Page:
Everyone knows what file transfers are but transferring files over a pub/sub system is an atypical use case for a distributed messaging system. At Streamr we have been experimenting with different kinds of proof of concepts and use cases and now we are ready to introduce you to a proof of concept Command Line Interface (CLI) that can handle one-to-one and one-to-many file transfers over the Streamr network.
Each file chunk that is sent over Streamr is a JSON object that contains; the unique sender identifier, the base64 encoded binary chunk of the file, the message id, file chunk id, total number of chunks, file size and md5 hash of the complete file. To distinguish who is sending what unique identifiers are regenerated every time the CLI is instantiated since multiple people may be utilizing the same Stream for sending and receiving. The MD5 message digest algorithm is used to create an unique fingerprint for a file which is used to check the integrity of the transferred file at the receiving end, after the file has been transferred.
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What kind of performance can I expect?
We’ve tested file transfers from a few megabyte file sizes to a few gigabytes with different options for chunk sizes and wait times between chunks. As the CLI is at the proof-of-concept stage, the slower you let it upload, the more consistent the file transfers have been, according to our testing. Keeping the speeds in the range of 700 – 1000 kilobytes has produced the most reliable transfers during our internal testing.
What is required?
Naturally you’ll need the Streamr filetransfer CLI but in addition to it you’ll also need a Web3 wallet private key that has access to the stream that you are either listening to or sending in to.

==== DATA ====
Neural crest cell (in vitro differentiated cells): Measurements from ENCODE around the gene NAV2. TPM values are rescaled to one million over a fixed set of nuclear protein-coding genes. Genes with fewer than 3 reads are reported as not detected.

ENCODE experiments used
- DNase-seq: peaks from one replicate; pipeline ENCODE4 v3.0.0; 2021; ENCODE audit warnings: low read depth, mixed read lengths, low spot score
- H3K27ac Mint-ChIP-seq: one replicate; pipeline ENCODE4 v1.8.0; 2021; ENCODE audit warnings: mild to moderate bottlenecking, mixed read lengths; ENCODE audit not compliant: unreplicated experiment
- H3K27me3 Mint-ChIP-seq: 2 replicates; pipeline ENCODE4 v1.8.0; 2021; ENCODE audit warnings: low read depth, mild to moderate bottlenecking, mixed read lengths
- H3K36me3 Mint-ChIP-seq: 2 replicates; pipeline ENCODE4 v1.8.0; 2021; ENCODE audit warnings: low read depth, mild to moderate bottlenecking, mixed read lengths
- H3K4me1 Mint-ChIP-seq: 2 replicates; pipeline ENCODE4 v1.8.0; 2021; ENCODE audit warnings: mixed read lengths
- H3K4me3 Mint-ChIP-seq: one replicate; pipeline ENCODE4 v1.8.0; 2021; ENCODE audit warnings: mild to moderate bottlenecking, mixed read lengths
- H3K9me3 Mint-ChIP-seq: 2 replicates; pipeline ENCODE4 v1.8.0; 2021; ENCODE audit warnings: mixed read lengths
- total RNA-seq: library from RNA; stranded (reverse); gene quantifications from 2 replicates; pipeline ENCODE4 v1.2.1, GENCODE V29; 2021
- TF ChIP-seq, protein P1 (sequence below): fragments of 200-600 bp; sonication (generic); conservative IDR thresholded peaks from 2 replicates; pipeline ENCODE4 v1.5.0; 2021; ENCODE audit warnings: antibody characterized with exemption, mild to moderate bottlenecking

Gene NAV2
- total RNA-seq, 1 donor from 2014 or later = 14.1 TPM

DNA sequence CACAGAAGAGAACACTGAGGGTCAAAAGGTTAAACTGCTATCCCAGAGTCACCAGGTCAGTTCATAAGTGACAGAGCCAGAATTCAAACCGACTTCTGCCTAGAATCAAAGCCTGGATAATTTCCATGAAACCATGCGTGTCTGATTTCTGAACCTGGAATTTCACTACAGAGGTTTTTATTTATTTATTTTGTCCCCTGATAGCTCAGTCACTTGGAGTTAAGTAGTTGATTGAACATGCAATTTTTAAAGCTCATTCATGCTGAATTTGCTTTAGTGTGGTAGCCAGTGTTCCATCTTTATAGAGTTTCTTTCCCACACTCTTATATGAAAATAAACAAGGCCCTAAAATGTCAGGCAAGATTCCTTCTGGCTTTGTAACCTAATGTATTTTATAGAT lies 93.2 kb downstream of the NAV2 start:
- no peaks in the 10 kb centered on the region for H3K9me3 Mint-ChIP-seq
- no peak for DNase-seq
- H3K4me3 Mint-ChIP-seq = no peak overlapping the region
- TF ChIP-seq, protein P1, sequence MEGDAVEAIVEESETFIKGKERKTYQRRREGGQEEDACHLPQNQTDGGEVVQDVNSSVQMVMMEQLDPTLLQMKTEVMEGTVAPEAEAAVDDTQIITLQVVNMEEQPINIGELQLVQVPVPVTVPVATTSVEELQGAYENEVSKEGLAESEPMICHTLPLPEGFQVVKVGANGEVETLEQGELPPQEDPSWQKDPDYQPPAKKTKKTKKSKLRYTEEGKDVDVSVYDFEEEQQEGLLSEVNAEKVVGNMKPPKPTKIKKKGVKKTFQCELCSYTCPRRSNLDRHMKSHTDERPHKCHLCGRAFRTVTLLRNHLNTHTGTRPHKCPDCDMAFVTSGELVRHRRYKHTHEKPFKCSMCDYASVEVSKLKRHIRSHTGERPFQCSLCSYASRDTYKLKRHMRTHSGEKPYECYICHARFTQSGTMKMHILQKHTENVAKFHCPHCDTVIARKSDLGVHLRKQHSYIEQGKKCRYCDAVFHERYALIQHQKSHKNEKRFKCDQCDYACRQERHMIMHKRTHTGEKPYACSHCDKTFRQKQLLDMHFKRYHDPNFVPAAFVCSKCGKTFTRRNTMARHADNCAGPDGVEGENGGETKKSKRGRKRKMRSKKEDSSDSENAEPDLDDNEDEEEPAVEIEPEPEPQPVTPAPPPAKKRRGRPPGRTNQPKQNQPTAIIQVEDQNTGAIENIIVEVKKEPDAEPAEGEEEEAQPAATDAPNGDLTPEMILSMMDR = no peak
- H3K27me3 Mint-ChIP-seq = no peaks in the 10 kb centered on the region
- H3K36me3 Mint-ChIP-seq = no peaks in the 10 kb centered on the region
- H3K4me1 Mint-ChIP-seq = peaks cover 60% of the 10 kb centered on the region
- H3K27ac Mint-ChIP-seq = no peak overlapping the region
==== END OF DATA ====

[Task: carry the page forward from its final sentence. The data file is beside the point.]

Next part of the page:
How to use it and where can I get it?
File transfer CLI operates in two different modes, in receive mode and in send mode. To successfully send a file, the receivers must set the CLI into receive mode.With a waiting receiver, the sender may now send the file over Streamr, to the receiver.
Why build file transfer over Streamr?
The point of this proof of concept was to demonstrate that Streamr can support use cases outside of the typical pub/sub use cases. Now that we have shown that it is possible to send files over Streamr, we hope that it’ll spark some ideas and thoughts on what else it could be used for. For example, streaming live audio and video to millions of viewers or ‘airdropping’ files to any number of devices at once or sending over-the-air updates to a large fleet of IoT devices. Any one-to-many type of use case should scale well thanks to Streamr Network and Streamr Protocol.
What are the caveats of the PoC file transfer client?
There are some caveats regarding the current implementation of the Proof-of-Concept (PoC) client. We have taken a simplistic approach to the implementation and have not addressed all the potential issues that may arise, such as intermittent connectivity problems between the sender and receiver. The primary objective of the command-line interface (CLI) was to showcase the feasibility of file transfers. Presented below are some of these limitations.
- File transfer PoC is a naive implementation of transferring files over pub/sub
- Base64 encoding and wrapping chunks into JSON is not as performant as sending binary data. Encoding binary information to Base64 takes approximately 33% more space. Streamr will support native binary data transport in H2 2023.
- Using private streams and encrypting the data will take approximately twice as much space in comparison to public streams
- Underlying WebRTC data channel payload size, message encoding and encryption set an upper limit for the chunk size, in our case roughly 750 kB for public streams and 350 kB for private streams. Recommended reading: https://tensorworks.com.au/blog/webrtc-stream-limits-investigation
- As the file transfer speed increases, so does the flakiness of the current solution
- Missing chunks will lead to corrupted file, as chunks are expected to be received in order and appended into a file on order
- Doesn’t yet support continuing file transfer, if chunks are missed during the file transfer process the resulting transferred file will end up being incomplete
- Synchronously asynchronous, files are read asynchronously but files are transferred synchronously, the file receivers need to listen to the Streamr before the file transfer is started so that they can receive and rebuild the file as it’s being sent
- Major differences between sending and receiving speeds may lead to lost chunks
- There are more robust strategies for file integrity, e.g. torrent-like protocols that take into account which chunk has been successfully received and support to sending file chunks in an order
There’s a lot of room to improve for the CLI and we would love to hear your feedback.